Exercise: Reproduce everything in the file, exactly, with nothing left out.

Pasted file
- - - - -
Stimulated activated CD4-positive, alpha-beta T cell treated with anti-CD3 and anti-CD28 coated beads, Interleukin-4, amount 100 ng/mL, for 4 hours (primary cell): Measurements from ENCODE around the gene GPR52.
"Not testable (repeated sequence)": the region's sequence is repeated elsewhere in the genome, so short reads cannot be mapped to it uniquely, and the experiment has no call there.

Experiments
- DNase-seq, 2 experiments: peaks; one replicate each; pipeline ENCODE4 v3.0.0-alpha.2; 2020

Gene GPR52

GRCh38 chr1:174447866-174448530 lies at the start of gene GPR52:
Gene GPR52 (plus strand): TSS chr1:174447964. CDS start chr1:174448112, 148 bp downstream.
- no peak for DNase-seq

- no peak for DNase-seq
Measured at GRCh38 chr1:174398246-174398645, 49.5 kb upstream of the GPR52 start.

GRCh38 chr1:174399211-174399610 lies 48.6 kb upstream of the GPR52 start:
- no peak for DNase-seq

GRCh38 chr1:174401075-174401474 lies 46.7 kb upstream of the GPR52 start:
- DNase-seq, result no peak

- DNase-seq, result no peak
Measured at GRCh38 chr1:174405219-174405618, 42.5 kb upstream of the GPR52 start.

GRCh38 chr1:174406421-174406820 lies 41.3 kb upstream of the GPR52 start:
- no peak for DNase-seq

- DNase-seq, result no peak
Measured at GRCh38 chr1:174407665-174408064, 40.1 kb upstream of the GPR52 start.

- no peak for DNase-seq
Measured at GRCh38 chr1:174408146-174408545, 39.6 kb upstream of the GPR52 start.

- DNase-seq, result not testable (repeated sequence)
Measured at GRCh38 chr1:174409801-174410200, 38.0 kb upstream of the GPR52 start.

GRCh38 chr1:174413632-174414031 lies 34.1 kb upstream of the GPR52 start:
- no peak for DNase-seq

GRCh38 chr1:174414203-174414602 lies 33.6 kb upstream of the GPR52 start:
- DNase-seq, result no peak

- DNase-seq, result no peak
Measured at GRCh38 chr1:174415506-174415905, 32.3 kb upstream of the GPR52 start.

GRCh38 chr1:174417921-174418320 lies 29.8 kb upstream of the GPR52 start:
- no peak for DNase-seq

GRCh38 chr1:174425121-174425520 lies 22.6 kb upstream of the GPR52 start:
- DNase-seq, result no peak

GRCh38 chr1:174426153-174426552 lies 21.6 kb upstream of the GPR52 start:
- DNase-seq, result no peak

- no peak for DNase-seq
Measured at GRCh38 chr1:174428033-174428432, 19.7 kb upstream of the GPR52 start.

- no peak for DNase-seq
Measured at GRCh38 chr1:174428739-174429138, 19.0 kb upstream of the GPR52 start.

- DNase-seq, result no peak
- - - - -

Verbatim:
Stimulated activated CD4-positive, alpha-beta T cell treated with anti-CD3 and anti-CD28 coated beads, Interleukin-4, amount 100 ng/mL, for 4 hours (primary cell): Measurements from ENCODE around the gene GPR52.
"Not testable (repeated sequence)": the region's sequence is repeated elsewhere in the genome, so short reads cannot be mapped to it uniquely, and the experiment has no call there.

Experiments
- DNase-seq, 2 experiments: peaks; one replicate each; pipeline ENCODE4 v3.0.0-alpha.2; 2020

Gene GPR52

GRCh38 chr1:174447866-174448530 lies at the start of gene GPR52:
Gene GPR52 (plus strand): TSS chr1:174447964. CDS start chr1:174448112, 148 bp downstream.
- no peak for DNase-seq

- no peak for DNase-seq
Measured at GRCh38 chr1:174398246-174398645, 49.5 kb upstream of the GPR52 start.

GRCh38 chr1:174399211-174399610 lies 48.6 kb upstream of the GPR52 start:
- no peak for DNase-seq

GRCh38 chr1:174401075-174401474 lies 46.7 kb upstream of the GPR52 start:
- DNase-seq, result no peak

- DNase-seq, result no peak
Measured at GRCh38 chr1:174405219-174405618, 42.5 kb upstream of the GPR52 start.

GRCh38 chr1:174406421-174406820 lies 41.3 kb upstream of the GPR52 start:
- no peak for DNase-seq

- DNase-seq, result no peak
Measured at GRCh38 chr1:174407665-174408064, 40.1 kb upstream of the GPR52 start.

- no peak for DNase-seq
Measured at GRCh38 chr1:174408146-174408545, 39.6 kb upstream of the GPR52 start.

- DNase-seq, result not testable (repeated sequence)
Measured at GRCh38 chr1:174409801-174410200, 38.0 kb upstream of the GPR52 start.

GRCh38 chr1:174413632-174414031 lies 34.1 kb upstream of the GPR52 start:
- no peak for DNase-seq

GRCh38 chr1:174414203-174414602 lies 33.6 kb upstream of the GPR52 start:
- DNase-seq, result no peak

- DNase-seq, result no peak
Measured at GRCh38 chr1:174415506-174415905, 32.3 kb upstream of the GPR52 start.

GRCh38 chr1:174417921-174418320 lies 29.8 kb upstream of the GPR52 start:
- no peak for DNase-seq

GRCh38 chr1:174425121-174425520 lies 22.6 kb upstream of the GPR52 start:
- DNase-seq, result no peak

GRCh38 chr1:174426153-174426552 lies 21.6 kb upstream of the GPR52 start:
- DNase-seq, result no peak

- no peak for DNase-seq
Measured at GRCh38 chr1:174428033-174428432, 19.7 kb upstream of the GPR52 start.

- no peak for DNase-seq
Measured at GRCh38 chr1:174428739-174429138, 19.0 kb upstream of the GPR52 start.

- DNase-seq, result no peak